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SPACESHIP - London Film Festival Review
Directed By Alex Taylor
A spaceship is what gets you from one world to another. Director Alex Taylor's first feature is a dreamlike, semi-psychedlic, free-flowing story of teenage cyber goths, possible alien abductions and the angst of outsiders trying to find their own world to live in, or a way to live in the world. It makes outstanding use of its eclectic musical soundtrack – even down to an Incredible String Band track, something I never imagined I'd hear in this context.
Teenage Lucidia (Alexa Davies, Dusha shpiona, X+Y, Cuckoo) fakes her abduction and disappears, leaving her father – Finnish actor Antii Reini (The Man Without a Past, Il capitano, Sincerely Yours in Cold Blood) – to search for her among her sub-culture of strange friends in the streets of Guildford who have created their own world, wearing outlandish costumes, some of them obsessed with unicorns and black holes. They include Tallulah Rose Haddon, Lara Peake (Bypass), Harry Jarvis as a Vampire Boy and Lucien Charles Collier (The Only One Who Knows You're Afraid, Mike),
It’s set in a swimming pool, an ice rink, a forest, in unearthly stone formations, a club under ultraviolet light that creates beautiful alien patterns on faces, a fairground and various homes, though not in a conventional narrative way. The effect is dreamlike, trippy, a saturation of colour and music, not always explained but eventually with an emotional and joyful resolution.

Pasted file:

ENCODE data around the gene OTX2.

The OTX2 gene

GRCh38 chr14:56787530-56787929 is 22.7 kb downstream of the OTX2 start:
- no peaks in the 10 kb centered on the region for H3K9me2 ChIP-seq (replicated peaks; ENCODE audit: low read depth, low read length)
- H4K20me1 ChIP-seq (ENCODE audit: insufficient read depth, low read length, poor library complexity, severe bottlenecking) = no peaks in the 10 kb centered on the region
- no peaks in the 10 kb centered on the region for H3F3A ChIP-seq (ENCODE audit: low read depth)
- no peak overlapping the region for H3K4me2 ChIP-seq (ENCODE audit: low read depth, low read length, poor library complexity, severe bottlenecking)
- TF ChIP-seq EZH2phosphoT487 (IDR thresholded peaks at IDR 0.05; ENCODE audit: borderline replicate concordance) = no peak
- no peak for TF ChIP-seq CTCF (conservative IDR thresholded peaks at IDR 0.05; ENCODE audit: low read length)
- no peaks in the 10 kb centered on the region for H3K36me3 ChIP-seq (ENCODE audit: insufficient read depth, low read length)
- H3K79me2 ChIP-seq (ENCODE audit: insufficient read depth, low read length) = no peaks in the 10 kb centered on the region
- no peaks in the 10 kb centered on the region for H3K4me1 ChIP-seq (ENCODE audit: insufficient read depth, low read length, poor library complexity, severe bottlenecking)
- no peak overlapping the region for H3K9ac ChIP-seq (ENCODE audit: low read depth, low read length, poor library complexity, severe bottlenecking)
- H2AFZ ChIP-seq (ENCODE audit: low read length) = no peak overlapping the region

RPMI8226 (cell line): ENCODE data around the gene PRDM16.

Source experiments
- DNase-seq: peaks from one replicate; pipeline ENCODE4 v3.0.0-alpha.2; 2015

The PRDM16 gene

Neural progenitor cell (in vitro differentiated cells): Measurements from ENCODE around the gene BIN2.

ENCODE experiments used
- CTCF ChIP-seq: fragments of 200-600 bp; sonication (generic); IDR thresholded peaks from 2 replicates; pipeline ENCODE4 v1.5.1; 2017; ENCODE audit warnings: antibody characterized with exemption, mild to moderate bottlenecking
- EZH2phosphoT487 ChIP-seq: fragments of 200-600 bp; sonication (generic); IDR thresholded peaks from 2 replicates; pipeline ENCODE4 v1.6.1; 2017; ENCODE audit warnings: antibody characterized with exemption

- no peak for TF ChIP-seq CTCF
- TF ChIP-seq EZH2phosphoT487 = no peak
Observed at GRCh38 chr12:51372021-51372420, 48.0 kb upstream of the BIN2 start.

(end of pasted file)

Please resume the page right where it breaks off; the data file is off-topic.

People disappear from your life – Lucidia’s mother died some years before and her father has to confront this – but they can also reappear, as Lucidia does. In keeping with the free-form structure, Taylor allowed for improvisation in the dialogue, giving his young actors space to let some scenes develop organically. It’s a film of long takes, magic realism and creative collaboration, and produced through iFeatures.
SPACESHIP had its world premiere at SXSW in March 2016 and screened in the Dare section of the London Film Festival in October 2016. Taylor’s short films are available on Vimeo. His first short, Kids Might Fly, won a string of international awards including the Special Jury Prize at SXSW.
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